These days, there’s a large horizontal, fire-tube boiler in the basement of the Dakota. On the day I visited It was making low-pressure steam by burning Number 6 fuel oil, which is no longer allowed because Number 6 has the viscosity of molasses. The oil (about 6,000 gallons worth) waited in an enormous tank in the basement. They had to heat this thick oil in a shell-and-tube heat exchanger before they could move it to the burner. Six oil is cheaper than Number 2 oil, which is why they were using it. No one wants to pay too much for anything in America, but now Number 6 is just a filthy memory, and that’s a good thing.

Now here’s the best part about the Dakota: Each radiator has two pipes. The supply pipe is 1-1/2-inches in diameter and the return pipe measures 1-1/4 inches. There is a valve at each side of every radiator and no other controls (except for the double-hung windows). The steam enters through the larger valve and the condensate leaves through the smaller valve. When the tenants (all of whom are crazy-rich and variously famous) are too hot, they call downstairs and one of the heating guys will ride the service elevator to their apartment and close the radiator valves. The heating guy then returns to the basement and waits for the next call, which invariable has to do with the same fabulously wealthy tenant being too cold. The heating guy will make the trip upstairs, but this time to open the valve. We call these people two-legged zone valves.

So that’s Manhattan and much of it is like this, but things are changing, albeit slowly. About a mile and a half south of the Dakota is the Hearst Tower, which was the first skyscraper to rise in New York City after September 11, 2001, and the greenest building around back then. Hearst uses outdoor air for cooling and ventilating during most of the year, and this practice delivers a 22-percent savings in energy use and carbon dioxide emissions (there are no double-hung zone valves in this beauty). The building also has radiant-floor heating in some areas, and motion sensors throughout to control lights and machinery. They collect the rainwater from the roof and store it in a 14,000-gallon tank in the basement. They use this water to replenish evaporation from the building’s air-conditioning system, and to water the indoor and outdoor plants. And some of that collected rainwater goes to the three-story waterfall in the atrium lobby. This waterfall helps cool the place. It’s breathtakingly modern, green, and efficient and it sits as an example of what can be, and must be in our American future.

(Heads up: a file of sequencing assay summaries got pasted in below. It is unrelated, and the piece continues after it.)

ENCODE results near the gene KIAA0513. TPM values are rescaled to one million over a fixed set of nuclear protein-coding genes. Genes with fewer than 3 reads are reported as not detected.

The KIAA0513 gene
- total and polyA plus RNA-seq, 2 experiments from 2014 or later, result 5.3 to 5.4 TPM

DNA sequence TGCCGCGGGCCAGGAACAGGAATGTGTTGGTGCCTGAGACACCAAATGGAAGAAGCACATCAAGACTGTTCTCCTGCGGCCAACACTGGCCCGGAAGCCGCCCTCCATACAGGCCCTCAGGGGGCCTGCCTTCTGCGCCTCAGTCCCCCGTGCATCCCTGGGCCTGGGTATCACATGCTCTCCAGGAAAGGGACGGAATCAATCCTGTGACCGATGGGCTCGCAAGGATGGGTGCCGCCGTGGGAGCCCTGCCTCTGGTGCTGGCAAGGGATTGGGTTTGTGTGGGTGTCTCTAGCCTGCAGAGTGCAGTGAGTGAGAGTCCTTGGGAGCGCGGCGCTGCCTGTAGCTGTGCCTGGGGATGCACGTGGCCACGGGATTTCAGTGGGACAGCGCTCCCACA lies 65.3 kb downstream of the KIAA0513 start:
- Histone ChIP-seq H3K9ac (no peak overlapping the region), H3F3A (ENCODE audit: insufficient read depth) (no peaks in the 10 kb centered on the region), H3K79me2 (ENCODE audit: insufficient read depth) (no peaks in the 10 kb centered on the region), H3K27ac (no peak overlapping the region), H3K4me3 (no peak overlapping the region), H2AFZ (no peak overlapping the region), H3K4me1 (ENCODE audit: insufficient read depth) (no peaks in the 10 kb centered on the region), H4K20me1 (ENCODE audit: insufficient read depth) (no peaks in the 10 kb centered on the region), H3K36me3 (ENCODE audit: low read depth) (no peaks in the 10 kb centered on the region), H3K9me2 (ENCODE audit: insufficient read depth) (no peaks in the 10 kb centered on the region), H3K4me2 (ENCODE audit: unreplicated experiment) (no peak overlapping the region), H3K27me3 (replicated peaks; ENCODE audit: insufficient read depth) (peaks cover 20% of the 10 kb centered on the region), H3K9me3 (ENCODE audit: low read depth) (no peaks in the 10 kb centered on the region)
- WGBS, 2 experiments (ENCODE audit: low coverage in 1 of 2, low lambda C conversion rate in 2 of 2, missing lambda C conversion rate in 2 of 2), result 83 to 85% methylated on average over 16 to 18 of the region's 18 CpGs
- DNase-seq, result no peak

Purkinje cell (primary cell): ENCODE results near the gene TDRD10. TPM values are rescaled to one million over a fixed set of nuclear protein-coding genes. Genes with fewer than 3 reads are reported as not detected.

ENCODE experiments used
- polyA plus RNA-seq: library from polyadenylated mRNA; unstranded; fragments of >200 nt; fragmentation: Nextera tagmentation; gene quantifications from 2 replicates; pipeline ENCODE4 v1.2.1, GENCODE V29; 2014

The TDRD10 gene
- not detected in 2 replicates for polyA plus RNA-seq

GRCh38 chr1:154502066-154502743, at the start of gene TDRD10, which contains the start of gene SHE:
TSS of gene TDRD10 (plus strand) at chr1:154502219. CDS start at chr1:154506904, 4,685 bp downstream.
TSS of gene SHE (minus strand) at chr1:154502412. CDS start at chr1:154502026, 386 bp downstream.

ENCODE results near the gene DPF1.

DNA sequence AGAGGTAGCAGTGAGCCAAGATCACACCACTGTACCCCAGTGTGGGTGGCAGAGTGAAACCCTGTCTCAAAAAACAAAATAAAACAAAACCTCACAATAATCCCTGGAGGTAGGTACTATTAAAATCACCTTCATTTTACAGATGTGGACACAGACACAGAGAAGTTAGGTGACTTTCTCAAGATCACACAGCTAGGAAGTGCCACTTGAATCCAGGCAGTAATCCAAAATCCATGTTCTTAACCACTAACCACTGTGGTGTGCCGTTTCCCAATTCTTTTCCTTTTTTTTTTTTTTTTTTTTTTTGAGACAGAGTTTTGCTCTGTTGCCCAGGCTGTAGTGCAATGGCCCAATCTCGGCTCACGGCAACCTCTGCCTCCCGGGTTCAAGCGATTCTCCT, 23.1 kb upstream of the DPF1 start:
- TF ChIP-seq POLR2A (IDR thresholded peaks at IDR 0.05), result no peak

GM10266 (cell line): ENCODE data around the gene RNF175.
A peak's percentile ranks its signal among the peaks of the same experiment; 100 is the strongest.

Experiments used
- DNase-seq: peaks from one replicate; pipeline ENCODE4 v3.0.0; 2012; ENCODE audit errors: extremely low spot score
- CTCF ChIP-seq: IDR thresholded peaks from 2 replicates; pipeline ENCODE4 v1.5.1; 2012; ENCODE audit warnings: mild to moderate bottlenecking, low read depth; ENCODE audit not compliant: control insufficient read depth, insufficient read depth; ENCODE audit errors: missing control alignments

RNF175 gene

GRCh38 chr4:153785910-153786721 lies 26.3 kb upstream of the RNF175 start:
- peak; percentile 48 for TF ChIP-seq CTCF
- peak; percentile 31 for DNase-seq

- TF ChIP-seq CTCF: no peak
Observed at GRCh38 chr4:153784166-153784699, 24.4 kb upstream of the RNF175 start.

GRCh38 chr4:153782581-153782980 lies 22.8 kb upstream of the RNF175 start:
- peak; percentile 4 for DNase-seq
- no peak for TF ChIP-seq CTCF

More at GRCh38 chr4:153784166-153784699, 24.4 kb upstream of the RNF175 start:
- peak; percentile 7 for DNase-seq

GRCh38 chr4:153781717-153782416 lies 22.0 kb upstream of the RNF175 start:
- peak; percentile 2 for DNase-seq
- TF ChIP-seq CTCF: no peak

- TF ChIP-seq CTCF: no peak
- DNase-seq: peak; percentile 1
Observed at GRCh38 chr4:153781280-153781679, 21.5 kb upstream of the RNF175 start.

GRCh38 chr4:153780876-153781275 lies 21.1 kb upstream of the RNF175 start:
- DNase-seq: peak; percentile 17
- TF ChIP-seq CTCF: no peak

I was standing on the roof of the Dakota Apartments, looking out at Central Park and Yoko’s “Imagine” memorial to John Lennon. I was with the building’s architect and he walked me over to these cast-iron bowls that crouched on pipes atop all the ventilating shafts. Those pipes ran down to the basement. “Any thoughts on what these are for?” he asked. I looked and thought about what I had read, and then I realized that these bowls were the collectors for the rainwater that flowed to a long-gone tank in the basement. The Dakota once had hydraulic elevators, and these elevators ran on rainwater. They stored the rain in those days, just as the Hearst Tower is storing the rain today. And all of this is connected through time, and through story. And so are we.

Imagine that. Just imagine.

That was certainly a magical history tour for me. Thanks for taking the time to listen. If you enjoy what we’re doing here, please tell your friends. And please subscribe to this podcast. I’ve always believed the reader is more important than the writer, and that the listener is more important than the storyteller. This is because I already know what I know. But in the telling, it gets to live on in you and yours. . . and long after I’m gone. Thanks for being here.